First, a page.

Modern people who are practicing Buddhism has a desire to liberate others, even though they themselves are unenlightened. Consequently, they fall victim to other’s evil ways and were liberated by them instead.
In this advice, Master was critical of practitioners who are weak in practice but trying to influence others into Buddhism. While this is a noble intention, one might consequently fall into the trap of worldly influences.
In one Buddhist story, an elderly lecturing monk couldn’t attain enlightenment because he was too caught up in his teaching career. Subsequently, his student became enlightened but not him.
There is nothing wrong with focusing on one’s practices to gain enlightenment and not be entangled with the mundane affairs of relatives and friends. When one is entangled in the businesses of others, it becomes an obstacle to their practice.
This advice shouldn’t be construed as being selfish. From a Buddhist perspective, our practice is meant to achieve enlightenment. It is like trying to save ourselves from drowning. To quote an example, our effort to help others should follow the safety instruction in a plane. When the oxygen masks are deployed during an emergency, we put on our mask first before helping the person beside us. It is being practical not selfish.
Likewise, when our mind is still spiritually weak and unstable; it would be foolish of us to mind another person’s business. Please note that master was criticizing those practitioners who are “busy body” acting beyond their capability and trying to convert others into Buddhism.
Imagine going around trying to solve other people’s problem, “lending a listening ear” and consequently being troubled by their problems….
“This life is like acting in a TV series. Each person plays various roles. The plots are filled with sorrows and joys, acquaintance and departure, Anger, lamentation and exhilaration. The people watching the drama also emotionally fluctuate with joy, sorrow and grief when they appears along with the plot. However, such emotions are nothing but delusion caused by our own eyes grasping or being averse to situations in Samsara.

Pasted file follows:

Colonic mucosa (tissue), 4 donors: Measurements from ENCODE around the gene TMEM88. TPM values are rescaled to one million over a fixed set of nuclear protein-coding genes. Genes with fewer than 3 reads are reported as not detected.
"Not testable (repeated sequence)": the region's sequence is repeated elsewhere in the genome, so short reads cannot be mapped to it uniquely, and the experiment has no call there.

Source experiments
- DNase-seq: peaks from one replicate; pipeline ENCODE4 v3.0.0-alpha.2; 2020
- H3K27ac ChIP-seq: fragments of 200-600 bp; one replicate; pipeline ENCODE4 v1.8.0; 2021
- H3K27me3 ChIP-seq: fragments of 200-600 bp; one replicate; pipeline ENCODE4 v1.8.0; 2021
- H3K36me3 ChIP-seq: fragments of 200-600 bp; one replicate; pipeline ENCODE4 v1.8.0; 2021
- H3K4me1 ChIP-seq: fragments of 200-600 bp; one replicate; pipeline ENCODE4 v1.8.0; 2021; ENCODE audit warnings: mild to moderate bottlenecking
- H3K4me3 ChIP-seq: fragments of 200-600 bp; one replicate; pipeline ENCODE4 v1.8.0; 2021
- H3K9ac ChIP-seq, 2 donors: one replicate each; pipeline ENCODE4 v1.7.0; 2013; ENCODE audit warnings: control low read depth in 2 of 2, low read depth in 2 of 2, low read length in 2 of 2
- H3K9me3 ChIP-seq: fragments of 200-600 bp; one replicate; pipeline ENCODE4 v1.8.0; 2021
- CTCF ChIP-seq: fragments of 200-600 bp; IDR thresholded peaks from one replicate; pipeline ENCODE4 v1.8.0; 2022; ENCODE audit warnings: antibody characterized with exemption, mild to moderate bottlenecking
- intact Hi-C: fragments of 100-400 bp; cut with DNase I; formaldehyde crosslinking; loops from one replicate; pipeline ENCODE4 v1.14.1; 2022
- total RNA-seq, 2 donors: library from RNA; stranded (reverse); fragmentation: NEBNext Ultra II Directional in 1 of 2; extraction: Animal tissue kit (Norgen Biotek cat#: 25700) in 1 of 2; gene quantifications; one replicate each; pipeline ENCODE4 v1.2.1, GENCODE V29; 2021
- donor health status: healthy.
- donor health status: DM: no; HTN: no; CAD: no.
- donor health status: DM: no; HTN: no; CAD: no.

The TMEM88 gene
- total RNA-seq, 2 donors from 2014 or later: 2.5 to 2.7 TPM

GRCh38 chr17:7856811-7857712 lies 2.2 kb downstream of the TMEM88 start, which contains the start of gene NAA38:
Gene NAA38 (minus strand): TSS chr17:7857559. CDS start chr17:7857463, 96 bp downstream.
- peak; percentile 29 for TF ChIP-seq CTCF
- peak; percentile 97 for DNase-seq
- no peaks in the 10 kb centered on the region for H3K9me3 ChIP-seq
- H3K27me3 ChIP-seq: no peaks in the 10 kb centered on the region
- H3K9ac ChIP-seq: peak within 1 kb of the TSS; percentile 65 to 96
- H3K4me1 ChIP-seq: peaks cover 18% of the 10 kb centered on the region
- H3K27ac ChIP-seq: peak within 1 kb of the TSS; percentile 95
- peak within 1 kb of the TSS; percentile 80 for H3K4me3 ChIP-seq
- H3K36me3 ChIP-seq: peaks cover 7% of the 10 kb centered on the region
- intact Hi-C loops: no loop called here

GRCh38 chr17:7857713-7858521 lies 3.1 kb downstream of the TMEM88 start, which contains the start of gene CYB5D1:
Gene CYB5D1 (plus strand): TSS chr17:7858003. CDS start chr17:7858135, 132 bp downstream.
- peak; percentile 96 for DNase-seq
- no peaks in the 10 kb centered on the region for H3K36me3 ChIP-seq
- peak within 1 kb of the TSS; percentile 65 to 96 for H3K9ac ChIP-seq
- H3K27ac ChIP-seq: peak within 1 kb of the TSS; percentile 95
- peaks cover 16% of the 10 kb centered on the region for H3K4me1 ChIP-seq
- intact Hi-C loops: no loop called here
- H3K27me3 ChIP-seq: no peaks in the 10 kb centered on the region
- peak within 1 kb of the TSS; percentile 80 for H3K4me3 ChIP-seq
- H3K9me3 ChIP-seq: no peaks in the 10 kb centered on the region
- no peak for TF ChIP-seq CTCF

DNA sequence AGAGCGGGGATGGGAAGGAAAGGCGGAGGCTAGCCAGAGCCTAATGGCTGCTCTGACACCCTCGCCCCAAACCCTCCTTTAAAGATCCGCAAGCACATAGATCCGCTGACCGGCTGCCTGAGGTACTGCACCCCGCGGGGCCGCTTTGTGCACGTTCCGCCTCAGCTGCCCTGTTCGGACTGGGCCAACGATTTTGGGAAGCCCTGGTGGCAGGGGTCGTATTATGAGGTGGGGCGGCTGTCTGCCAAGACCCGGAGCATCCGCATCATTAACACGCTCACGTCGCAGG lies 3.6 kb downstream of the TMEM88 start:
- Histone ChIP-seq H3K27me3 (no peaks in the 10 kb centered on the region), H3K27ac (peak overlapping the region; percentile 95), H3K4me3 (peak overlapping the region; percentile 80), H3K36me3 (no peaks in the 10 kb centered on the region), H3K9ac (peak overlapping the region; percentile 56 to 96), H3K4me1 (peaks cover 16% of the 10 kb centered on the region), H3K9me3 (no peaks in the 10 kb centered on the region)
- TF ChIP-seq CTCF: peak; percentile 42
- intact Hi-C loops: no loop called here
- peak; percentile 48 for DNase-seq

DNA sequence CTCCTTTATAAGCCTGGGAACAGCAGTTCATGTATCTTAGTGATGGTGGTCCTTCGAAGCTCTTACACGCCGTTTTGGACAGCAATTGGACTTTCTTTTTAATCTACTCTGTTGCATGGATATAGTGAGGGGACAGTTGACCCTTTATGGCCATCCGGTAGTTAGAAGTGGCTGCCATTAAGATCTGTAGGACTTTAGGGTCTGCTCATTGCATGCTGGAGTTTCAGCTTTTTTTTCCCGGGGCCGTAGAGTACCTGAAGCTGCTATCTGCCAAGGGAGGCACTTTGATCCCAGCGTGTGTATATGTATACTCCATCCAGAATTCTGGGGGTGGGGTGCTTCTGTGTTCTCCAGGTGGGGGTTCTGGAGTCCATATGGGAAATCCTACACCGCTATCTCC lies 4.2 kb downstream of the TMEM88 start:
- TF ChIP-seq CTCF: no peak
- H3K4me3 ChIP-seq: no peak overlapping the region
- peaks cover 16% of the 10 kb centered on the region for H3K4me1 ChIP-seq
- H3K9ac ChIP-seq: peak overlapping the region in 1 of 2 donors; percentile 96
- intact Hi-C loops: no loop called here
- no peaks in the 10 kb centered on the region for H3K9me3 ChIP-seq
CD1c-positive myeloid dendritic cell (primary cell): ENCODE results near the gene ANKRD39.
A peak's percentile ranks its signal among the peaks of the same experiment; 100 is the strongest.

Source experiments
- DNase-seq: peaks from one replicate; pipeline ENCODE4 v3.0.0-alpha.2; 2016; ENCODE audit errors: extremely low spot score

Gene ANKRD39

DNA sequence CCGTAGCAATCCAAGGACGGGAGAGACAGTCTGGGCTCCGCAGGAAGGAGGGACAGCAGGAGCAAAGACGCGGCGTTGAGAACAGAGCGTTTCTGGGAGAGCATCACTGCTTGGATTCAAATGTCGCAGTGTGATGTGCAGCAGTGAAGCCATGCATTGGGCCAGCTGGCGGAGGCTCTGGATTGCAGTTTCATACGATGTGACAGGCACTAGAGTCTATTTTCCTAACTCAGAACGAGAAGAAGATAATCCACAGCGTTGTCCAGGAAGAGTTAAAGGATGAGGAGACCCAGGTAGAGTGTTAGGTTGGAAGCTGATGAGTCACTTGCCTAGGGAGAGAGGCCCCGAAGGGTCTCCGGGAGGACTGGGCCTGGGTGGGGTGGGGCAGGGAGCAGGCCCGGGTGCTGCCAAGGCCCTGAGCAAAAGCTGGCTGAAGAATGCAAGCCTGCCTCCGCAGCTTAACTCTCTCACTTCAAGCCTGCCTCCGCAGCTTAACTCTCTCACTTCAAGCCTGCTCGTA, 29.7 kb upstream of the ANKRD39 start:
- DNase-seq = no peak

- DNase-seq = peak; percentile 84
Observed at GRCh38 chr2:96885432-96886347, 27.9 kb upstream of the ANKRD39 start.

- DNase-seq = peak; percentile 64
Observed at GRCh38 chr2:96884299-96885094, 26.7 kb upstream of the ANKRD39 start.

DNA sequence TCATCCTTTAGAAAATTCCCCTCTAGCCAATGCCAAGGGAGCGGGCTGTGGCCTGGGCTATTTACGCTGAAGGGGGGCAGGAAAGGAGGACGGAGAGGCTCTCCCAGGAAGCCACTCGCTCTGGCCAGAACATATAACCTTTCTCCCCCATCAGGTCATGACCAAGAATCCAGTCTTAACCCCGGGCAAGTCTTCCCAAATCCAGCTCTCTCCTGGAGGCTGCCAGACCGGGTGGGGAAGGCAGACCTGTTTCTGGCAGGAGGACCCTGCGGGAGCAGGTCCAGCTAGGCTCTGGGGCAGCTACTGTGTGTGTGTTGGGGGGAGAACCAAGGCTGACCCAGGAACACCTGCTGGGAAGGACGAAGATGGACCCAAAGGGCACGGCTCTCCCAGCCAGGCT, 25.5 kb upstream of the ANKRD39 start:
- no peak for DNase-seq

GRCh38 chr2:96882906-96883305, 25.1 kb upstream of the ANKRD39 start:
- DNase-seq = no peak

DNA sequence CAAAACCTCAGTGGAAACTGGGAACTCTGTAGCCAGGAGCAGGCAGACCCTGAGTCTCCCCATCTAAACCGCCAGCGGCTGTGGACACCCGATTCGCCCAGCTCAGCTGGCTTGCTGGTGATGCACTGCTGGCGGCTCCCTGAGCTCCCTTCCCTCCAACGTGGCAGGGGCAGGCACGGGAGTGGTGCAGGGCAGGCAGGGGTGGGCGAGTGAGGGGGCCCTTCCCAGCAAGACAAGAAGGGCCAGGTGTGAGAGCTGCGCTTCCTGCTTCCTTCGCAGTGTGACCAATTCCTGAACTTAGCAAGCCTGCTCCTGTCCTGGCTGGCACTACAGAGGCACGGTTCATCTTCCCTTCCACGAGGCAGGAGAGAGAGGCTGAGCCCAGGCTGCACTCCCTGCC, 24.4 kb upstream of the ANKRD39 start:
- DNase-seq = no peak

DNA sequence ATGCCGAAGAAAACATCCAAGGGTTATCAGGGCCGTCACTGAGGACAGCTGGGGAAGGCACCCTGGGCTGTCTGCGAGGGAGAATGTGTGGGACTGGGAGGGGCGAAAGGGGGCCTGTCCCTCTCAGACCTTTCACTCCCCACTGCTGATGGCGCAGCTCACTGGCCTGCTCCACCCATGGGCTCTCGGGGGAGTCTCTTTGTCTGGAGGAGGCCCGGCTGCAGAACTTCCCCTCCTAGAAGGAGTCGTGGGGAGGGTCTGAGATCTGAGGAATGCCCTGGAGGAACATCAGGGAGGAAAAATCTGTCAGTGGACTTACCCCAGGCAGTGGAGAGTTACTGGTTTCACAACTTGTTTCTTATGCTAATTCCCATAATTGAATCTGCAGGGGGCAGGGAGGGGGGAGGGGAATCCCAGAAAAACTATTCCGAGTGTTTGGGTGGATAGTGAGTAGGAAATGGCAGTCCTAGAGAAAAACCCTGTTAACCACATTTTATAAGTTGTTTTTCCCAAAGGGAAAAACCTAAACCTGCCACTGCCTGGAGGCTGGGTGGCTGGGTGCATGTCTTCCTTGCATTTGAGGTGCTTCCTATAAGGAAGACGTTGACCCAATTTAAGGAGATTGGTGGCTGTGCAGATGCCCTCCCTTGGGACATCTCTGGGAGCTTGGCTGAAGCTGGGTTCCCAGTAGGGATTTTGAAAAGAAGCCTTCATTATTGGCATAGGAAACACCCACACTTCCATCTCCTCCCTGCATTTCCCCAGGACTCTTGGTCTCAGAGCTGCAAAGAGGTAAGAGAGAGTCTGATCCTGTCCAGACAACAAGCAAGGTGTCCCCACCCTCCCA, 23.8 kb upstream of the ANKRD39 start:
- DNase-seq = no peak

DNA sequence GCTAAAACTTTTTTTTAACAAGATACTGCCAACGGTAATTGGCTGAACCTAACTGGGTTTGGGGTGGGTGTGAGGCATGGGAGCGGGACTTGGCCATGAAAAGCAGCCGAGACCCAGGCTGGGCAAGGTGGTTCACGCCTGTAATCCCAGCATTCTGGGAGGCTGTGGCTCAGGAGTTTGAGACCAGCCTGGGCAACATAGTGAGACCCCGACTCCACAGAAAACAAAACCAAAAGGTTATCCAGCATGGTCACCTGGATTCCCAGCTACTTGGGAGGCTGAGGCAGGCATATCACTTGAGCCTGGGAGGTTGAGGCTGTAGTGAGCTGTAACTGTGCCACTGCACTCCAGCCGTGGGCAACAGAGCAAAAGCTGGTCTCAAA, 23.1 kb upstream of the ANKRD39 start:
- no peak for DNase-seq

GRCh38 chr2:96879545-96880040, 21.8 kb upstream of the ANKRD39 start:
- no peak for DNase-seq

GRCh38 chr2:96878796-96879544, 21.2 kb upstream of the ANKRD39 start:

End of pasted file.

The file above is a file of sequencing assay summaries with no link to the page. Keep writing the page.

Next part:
A good practitioner understand that their life is just a short phase of their endless Samsaric existence. They learn not to grasp at various situations in life. Just like not being caught by the plot in a movie. That distancing, protects us from being too emotionally invested. That creates a conducive mind for enlightenment.
Our perception of Samsara is the same. Good times or time of adversities, kindness or evil; they cause our emotion to rise and fall accordingly. Unfortunately, our karmic habits are deep and our sights grasp at whatever we experience as real. Furthermore, we are easily influenced by evil and not by good.
When one sees evils, they suits one’s vicious karmic habits, and one rejoices and take them to heart, and follows along; but when one hears the deeds of Buddhas and Bodhisattvas, like Buddha Shakyamuni, Guanyin Bodhisattva, Ksitigarbha Bodhisattva, etc., one becomes embarrassed and self-defeating; thinking: “those deeds are only meant for Buddhas and Bodhisattvas”. Thus, their praises of Buddhas and Bodhisattvas are empty and insincere. They think, “We are only ordinary people and thus can never perform such noble deeds.” Consequently, one never improves to do good. Instead, one’s negative karmic habits become deeper and deeper. All this is because one lacks the power of an aspirational enlightenment vow.
The purpose of practicing Buddhism is to gain enlightenment. In another words, we are not praying to Buddha and treating him like a God. Instead, we should aspire to become Buddha. In another word, we need to be enthusiastic about gaining enlightenment and be willing to commit ourselves in practice towards actualizing that goal.
When we have sincere determination and aspire to be enlightened, the power of that enthusiasm will encourage us towards good and avoid evil.
Hope you find Master Guan Qin’s advice useful. May all be well and happy.
Beautiful and inspiring post, thank you for sharing, Jamyang.
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You are welcome, Cornelia. Thank you